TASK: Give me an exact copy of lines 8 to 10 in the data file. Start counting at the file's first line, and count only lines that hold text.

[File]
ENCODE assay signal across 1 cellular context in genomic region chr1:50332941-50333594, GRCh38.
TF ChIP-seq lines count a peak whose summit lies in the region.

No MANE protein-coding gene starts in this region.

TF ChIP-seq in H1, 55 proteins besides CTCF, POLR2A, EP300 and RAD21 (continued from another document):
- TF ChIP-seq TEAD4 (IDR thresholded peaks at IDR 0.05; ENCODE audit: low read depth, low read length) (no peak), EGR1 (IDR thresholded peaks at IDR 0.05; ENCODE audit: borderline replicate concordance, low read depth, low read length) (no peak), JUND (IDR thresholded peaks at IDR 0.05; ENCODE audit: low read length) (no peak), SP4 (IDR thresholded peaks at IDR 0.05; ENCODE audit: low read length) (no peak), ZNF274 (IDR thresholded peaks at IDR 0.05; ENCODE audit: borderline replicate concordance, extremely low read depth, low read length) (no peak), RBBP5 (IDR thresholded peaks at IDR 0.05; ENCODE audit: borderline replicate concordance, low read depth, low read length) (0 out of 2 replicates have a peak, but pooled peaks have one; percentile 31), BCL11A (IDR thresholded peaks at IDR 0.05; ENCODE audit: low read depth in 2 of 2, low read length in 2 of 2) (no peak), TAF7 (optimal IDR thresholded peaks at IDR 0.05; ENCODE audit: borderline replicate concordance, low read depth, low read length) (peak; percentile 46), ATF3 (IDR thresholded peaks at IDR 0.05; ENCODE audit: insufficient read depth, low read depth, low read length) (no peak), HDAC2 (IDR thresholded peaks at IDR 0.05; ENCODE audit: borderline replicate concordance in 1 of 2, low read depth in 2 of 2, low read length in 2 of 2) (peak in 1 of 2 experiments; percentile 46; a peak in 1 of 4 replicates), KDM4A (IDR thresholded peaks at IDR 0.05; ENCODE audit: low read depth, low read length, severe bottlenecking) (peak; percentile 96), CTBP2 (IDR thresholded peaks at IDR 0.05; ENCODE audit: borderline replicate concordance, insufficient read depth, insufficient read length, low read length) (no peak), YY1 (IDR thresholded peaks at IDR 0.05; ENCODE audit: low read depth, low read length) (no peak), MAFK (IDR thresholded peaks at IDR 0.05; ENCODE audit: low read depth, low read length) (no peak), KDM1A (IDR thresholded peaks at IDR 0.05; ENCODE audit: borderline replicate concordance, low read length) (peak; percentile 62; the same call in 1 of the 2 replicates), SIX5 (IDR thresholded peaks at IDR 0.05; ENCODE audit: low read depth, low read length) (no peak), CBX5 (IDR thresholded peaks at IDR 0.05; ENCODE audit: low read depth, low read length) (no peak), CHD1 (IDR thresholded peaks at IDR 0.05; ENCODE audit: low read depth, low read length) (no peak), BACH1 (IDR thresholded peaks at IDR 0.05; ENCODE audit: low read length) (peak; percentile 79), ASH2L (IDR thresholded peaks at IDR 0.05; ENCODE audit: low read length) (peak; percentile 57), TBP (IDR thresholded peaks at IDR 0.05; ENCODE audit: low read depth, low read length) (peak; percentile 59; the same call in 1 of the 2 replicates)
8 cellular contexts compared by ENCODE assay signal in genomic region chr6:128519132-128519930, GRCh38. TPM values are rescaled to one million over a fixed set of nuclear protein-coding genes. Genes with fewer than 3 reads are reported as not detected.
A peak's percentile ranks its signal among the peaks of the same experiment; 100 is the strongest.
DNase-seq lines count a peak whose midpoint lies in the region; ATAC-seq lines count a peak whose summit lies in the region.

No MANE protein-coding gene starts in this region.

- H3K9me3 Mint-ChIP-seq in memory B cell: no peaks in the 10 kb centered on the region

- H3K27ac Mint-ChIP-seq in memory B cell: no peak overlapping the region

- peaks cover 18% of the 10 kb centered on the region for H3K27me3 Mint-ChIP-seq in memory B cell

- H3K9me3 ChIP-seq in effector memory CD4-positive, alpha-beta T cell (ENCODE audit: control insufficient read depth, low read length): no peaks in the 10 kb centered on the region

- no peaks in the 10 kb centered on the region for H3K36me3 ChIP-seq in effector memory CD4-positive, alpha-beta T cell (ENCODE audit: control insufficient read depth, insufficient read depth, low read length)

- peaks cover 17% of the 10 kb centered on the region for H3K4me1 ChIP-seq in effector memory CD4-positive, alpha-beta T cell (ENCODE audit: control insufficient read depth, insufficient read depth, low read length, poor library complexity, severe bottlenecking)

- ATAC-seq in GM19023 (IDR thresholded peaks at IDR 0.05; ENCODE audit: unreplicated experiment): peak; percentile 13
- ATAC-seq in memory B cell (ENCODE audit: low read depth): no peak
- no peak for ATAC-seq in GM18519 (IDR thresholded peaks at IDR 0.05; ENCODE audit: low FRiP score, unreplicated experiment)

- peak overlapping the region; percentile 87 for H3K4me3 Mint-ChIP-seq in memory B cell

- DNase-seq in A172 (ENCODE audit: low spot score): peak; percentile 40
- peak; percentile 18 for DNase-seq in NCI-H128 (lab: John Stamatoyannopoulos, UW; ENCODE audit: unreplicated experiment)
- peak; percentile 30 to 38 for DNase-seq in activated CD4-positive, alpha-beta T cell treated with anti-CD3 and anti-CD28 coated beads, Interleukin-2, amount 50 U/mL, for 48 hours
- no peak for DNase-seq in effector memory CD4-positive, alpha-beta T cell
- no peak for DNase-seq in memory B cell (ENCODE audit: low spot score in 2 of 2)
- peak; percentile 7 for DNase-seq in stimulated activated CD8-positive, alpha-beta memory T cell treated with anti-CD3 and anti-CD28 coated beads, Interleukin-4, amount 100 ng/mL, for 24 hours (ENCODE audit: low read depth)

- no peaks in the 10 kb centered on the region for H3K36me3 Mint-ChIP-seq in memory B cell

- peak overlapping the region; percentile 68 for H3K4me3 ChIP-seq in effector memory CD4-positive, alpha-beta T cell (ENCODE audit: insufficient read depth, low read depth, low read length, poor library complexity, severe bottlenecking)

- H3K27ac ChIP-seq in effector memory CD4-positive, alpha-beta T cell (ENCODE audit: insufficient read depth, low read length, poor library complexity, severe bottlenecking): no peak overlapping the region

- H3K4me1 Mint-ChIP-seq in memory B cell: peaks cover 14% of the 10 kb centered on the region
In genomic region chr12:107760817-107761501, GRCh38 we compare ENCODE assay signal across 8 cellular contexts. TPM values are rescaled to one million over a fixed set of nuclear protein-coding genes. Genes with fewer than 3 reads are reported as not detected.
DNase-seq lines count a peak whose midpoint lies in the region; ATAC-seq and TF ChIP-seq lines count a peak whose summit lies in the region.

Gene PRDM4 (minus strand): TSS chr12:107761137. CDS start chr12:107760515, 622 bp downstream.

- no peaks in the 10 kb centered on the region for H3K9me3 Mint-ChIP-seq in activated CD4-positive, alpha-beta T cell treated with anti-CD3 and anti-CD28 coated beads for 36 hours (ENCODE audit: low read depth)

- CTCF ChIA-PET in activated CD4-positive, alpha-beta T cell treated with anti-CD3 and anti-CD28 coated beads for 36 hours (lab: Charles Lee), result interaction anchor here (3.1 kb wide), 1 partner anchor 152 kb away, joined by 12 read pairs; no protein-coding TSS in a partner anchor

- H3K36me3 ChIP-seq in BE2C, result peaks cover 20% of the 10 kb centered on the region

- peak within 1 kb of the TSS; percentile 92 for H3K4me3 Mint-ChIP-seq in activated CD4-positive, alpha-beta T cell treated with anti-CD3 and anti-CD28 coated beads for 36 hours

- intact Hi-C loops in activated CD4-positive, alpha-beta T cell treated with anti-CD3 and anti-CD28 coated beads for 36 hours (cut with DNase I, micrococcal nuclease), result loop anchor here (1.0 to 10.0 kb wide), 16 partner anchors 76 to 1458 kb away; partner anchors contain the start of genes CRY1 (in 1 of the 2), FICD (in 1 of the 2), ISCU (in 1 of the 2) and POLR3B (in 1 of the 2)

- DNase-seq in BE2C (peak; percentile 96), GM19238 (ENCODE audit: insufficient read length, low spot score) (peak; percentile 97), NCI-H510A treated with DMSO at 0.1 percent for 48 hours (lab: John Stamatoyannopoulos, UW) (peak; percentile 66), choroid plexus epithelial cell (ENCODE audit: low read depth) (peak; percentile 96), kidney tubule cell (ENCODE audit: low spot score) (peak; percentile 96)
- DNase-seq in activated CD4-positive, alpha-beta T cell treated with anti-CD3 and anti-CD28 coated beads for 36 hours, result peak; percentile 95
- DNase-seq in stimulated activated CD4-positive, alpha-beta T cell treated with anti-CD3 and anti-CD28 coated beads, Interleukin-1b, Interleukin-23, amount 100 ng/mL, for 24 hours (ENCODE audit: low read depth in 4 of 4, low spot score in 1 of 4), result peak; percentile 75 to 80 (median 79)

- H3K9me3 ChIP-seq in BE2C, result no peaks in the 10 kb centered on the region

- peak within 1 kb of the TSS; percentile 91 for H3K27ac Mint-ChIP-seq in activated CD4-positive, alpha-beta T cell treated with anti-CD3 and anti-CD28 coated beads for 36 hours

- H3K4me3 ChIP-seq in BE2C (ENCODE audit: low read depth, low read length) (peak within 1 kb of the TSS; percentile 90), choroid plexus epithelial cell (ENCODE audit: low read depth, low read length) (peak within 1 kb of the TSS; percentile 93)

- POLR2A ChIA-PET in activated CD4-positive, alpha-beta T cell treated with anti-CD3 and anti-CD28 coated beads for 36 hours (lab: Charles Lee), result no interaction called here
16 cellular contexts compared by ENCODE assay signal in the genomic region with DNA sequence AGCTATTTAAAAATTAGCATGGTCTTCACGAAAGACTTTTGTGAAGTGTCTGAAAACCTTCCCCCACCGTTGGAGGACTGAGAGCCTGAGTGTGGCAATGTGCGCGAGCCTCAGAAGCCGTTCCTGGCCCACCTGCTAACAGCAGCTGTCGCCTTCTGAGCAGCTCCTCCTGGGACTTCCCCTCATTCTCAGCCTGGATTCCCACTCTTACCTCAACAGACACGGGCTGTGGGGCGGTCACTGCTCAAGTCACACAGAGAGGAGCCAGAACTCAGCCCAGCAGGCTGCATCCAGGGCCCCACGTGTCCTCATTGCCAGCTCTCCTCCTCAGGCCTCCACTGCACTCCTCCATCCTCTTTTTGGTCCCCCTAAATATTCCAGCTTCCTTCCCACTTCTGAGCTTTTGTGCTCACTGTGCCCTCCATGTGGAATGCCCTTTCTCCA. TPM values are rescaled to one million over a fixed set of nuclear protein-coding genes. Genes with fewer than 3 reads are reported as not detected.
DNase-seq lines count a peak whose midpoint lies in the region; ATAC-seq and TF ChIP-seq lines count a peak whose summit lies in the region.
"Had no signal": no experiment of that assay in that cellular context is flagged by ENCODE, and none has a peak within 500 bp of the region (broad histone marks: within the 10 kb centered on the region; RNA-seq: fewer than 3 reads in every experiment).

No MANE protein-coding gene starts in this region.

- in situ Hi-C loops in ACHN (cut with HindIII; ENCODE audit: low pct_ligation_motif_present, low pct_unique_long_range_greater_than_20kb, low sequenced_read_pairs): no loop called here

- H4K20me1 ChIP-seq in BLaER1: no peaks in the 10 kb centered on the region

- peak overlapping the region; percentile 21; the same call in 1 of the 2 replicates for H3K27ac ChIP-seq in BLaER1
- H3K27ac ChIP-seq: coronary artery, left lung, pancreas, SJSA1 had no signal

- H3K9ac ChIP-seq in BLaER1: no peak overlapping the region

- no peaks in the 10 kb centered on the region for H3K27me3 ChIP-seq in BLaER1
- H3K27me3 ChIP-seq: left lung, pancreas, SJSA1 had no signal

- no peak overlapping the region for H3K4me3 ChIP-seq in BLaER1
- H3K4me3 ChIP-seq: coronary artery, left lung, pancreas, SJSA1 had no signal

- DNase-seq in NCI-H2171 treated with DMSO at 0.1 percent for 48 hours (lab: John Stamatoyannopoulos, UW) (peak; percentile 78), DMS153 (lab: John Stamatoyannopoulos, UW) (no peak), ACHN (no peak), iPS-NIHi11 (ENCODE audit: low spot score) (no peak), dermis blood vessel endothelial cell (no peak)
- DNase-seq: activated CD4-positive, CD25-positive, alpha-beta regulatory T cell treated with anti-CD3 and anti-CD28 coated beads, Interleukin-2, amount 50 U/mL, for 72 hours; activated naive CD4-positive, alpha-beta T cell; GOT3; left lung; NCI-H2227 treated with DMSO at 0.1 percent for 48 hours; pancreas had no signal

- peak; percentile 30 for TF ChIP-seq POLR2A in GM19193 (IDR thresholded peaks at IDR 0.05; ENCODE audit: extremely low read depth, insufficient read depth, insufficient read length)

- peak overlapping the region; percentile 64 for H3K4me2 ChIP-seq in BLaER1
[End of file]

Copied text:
DNase-seq lines count a peak whose midpoint lies in the region; ATAC-seq lines count a peak whose summit lies in the region.

No MANE protein-coding gene starts in this region.

- H3K9me3 Mint-ChIP-seq in memory B cell: no peaks in the 10 kb centered on the region